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Water Polo – Olympics: Day 6
Ashleigh Johnson #13 of United States makes a save during a Womens Preliminary match against China on Day 6 of the 2016 Rio Olympics at Maria Lenk Aquatics Centre on August 11, 2016 in Rio de Janeiro, Brazil. Mike Ehrmann/Getty Images
Rio Olympics 2016

The beautiful saves of Ashleigh Johnson

The Princeton senior may be the best goalie in the toughest sport on the planet

To hear her tell it, Ashleigh Johnson — the newly-minted Olympic gold medalist in women’s water polo — isn’t really into sports. None besides her own, that is.

No biking, no hooping or skiing, which she’s never even tried. Hiking is definitely off the “to-do” list after she got caught in a snowstorm with her water polo teammates during a two-mile excursion on the outskirts of Colorado Springs, Colorado, before the 2016 Summer Games in Rio de Janeiro.

“We did a lot of hiking in this Olympic year as a team to reinforce the metaphor of ‘getting to the peak,’ but I figured out that I did not enjoy it at all,” Johnson admitted with a laugh. “I’m actually really competitive, so it’s best to just concentrate on water polo — and writing my senior thesis, which I’m kind of dreading and looking forward to at the same time.”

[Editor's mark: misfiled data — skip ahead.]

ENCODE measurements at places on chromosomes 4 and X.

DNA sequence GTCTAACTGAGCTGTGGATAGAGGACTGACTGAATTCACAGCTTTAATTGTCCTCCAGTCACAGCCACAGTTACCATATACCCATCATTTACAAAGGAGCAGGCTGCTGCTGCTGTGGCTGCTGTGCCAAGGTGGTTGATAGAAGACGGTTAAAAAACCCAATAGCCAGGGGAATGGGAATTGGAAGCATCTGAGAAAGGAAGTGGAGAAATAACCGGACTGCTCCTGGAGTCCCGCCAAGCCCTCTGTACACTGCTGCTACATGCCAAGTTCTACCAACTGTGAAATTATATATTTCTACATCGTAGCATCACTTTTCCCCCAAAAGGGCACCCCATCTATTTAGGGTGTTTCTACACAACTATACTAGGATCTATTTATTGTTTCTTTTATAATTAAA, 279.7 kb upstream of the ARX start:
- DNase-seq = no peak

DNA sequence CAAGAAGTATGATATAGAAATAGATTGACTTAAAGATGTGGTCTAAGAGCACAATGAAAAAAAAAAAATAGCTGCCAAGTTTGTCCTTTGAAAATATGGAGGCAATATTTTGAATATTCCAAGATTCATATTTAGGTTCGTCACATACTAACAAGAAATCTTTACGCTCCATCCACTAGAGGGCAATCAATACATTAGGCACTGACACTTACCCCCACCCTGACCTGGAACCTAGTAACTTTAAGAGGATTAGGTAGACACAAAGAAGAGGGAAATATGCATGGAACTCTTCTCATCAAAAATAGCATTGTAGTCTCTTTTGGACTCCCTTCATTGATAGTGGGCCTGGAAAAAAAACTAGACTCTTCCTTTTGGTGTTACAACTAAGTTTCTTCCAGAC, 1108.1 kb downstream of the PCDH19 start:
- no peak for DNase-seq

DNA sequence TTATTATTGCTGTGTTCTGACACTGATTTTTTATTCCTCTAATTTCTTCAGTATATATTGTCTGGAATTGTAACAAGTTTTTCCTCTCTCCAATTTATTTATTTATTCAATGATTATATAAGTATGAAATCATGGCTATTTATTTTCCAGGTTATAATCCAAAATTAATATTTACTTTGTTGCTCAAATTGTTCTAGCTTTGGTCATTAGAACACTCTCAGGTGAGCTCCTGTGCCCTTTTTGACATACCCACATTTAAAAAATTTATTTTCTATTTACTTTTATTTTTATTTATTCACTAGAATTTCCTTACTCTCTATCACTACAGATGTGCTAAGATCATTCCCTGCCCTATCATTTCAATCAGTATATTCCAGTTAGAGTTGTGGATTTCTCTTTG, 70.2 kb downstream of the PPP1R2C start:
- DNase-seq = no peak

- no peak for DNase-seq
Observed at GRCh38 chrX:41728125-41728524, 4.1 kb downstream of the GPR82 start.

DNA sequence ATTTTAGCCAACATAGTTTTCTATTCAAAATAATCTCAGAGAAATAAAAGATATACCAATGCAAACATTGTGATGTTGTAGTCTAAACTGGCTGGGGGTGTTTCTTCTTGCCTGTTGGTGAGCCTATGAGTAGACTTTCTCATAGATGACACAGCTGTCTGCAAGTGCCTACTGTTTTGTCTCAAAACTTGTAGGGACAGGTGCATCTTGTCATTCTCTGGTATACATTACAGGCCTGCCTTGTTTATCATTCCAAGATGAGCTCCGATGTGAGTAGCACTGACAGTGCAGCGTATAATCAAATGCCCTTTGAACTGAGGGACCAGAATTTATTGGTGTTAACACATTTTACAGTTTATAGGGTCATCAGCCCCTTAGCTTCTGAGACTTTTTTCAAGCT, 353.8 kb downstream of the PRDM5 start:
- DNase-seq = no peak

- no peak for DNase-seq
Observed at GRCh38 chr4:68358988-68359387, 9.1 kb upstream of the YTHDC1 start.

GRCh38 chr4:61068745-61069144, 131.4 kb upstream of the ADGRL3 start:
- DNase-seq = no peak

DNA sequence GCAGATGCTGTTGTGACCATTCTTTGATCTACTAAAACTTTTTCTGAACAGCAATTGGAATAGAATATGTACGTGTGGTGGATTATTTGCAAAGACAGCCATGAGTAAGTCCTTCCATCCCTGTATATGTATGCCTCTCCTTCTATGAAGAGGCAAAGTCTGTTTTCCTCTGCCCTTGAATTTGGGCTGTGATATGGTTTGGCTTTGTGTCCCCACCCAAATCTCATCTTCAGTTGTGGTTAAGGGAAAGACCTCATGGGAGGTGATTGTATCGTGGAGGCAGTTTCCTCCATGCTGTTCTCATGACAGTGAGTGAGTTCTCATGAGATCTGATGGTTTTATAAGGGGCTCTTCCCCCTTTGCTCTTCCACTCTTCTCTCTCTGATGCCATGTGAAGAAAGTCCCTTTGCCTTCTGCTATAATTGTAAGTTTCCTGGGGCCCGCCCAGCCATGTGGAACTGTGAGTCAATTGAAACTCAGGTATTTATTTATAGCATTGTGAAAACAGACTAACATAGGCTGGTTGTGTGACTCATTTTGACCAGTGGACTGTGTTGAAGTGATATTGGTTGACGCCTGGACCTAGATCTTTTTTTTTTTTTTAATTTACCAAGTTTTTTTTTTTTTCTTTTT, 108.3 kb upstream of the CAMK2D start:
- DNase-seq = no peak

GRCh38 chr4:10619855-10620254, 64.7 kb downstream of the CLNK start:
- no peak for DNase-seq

Johnson may not be a household name like Serena Williams or Simone Biles — not yet, at least. But the bubbly Miami-area native is as talented, determined and insanely athletic as Williams and Biles, two other Olympic champions who excel in tennis and gymnastics, sports that are more well-known, thus guaranteeing better sponsorship deals and wider mainstream success.

“It’s really cool that people are reaching out to me to ask where there’s an opportunity for their kids to try the sport.”

But Johnson, who stands an impressive 6-feet-1, is every inch the burgeoning icon who competes at an elite international level in a sport that has a cultlike following. Like Simone Manuel, the U.S. freestyle swimming sprinter who also took home gold (and silver) at the 2016 games, Johnson has helped open a space for African-American women, who have historically been absent in swimming events.

“Playing on the stage I was able to play on and being able to be seen by other African-American women has been just great thing for us in this sport,” she said. “I’m hearing that so many people are putting their sons and daughters into swim classes and finding local water polo teams.”

RIO DE JANEIRO, BRAZIL - AUGUST 19: Ashleigh Johnson #13 of United States celebrates winning the Women'